With the holidays and all, the past month has been a blur and I didn’t have a chance to post many updates to the blog. I hope everyone had a great holiday season and that you had a chance to come to the Festival of Lights. I brought my kids during a snow storm and we had a great time. The kids went straight to the front of the line to see Santa since so few people braved the weather that night. We were pretty happy not to have to wait in line very long.
Rest assured, progress continues on Night Hunters design and development. I haven’t been down to the site recently, but I hear that the concrete foundation for the rotunda has been poured and the rest of the floors are scheduled to be poured next week. We’ve prepared several track casts–clouded leopard, ocelot, and puma–that our exhibits artist, Jessica, will use to make impressions in the concrete in certain areas.
I’ve been generating content for a computer interactive whereby visitors will be able to choose from a selection of text and images to create their own digital version of an ID sign for one of the small cats on exhibit. Their creations will actually be displayed in rotation at that cat’s exhibit. I think people will get a kick out of seeing the sign they created on display. What do you think?
I hope to visit the site to snap some more Under Construction photos to share soon. Until then, here are a few photos of some of the critters you’re likely to see when Night Hunters opens in May.
January 4, 2011 1 Comment
The Cincinnati Zoo is one of only three zoos in the country to exhibit Pottos. Pottos are nocturnal primates that live in the tropical forests of Africa. Potto in Afrikans means “softly-softly” for the fact they move throughout the trees without making a sound. In addition, Pottos have a modified spinal process on their vertebrae which projects through the shoulder blades to create a “shield”. They use this shield as defense and actually “neck butt” their opponents, pretty cool!
While distantly related to monkeys and apes, Pottos are grouped with primitive primates called Prosimians which includes lorises and lemurs. If you know your latin, “Pro” means before and “simian” means monkey or ape, so developmentally they come before these higher primates.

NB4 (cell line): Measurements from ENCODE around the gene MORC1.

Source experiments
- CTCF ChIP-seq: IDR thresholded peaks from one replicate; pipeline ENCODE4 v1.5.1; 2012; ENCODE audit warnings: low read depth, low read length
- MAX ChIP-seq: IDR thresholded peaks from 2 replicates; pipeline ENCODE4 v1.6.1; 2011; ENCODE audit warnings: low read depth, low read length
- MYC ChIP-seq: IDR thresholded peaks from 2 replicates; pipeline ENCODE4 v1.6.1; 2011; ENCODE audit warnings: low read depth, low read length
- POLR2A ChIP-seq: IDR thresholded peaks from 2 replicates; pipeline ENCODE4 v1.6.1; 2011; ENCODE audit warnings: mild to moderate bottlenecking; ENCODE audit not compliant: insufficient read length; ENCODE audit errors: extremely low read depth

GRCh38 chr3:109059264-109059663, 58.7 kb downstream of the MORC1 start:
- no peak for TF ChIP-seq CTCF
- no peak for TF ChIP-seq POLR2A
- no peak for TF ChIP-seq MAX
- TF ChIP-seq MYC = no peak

We are one of the only zoos to have successfully bred and reared Pottos in captivity. However, little is known about their reproductive biology. Michael Guilfoyle, Head Keeper of Cincinnati Zoo’s Nocturnal House, has successfully managed our Potto population and has been lucky enough to have discovered many Potto babies shortly after their birth. The most recent baby still had the placenta attached when Michael discovered it less than one hour old. The baby arrived on December 8, 2010 to proud Potto parents Lucy and Jabari.
Michael was interested in incorporating reproductive science into managing Cincinnati Zoo’s Potto population. He convinced the research arm of the Zoo, CREW, to conduct a longitudinal hormone and ultrasound study of the species. Michael feeds a small amount of yogurt mixed with food dye to each Potto several times a week so he can then identify and collect fecal samples excreted from known individuals. The samples are then analyzed in CREW’s endocrine laboratory. In addition, every month, we conduct an ultrasound exam of each female Potto housed with a male to detect signs of pregnancy.
October 7, 2010 ultrasound exam of Lucy’s baby. The baby was quite active during the exam- you can see it moving its head and arms.
Thanks to the romantic sparks generated by Lucy and Jabari, we were able to generate the first fecal hormone profile of pregnancy in the Potto! In addition, we were able to detect the pregnancy via ultrasound. Check out the video at the end of blog! Right now we are monitoring another female Potto named Tiombe. Based on fecal hormone results, Tiombe is exhibiting regular reproductive cycles. In October, Michael paired Tiombe with a male. Keep your fingers crossed that this pair will soon breed so Tiombe can become a first time Potto mom.
December 24, 2010 5 Comments
Yesterday we had a walk-through of the Night Hunters site to describe the interpretive plan elements and design in detail to our Chief Operating Officer, Dave Jenike. He gave the design team some great feedback and overall gave us the approval to move forward with the plan.
Now it’s time to get down to the details, such as ordering flat screens and other technology, obtaining lighting equipment, creating the audio track, painting murals, and for me, personally, writing the text for signage and interactive elements. I’m in full time research mode, learning as much as I can about the species we plan to exhibit so I can determine what information to put on the signs.
December 7, 2010 No Comments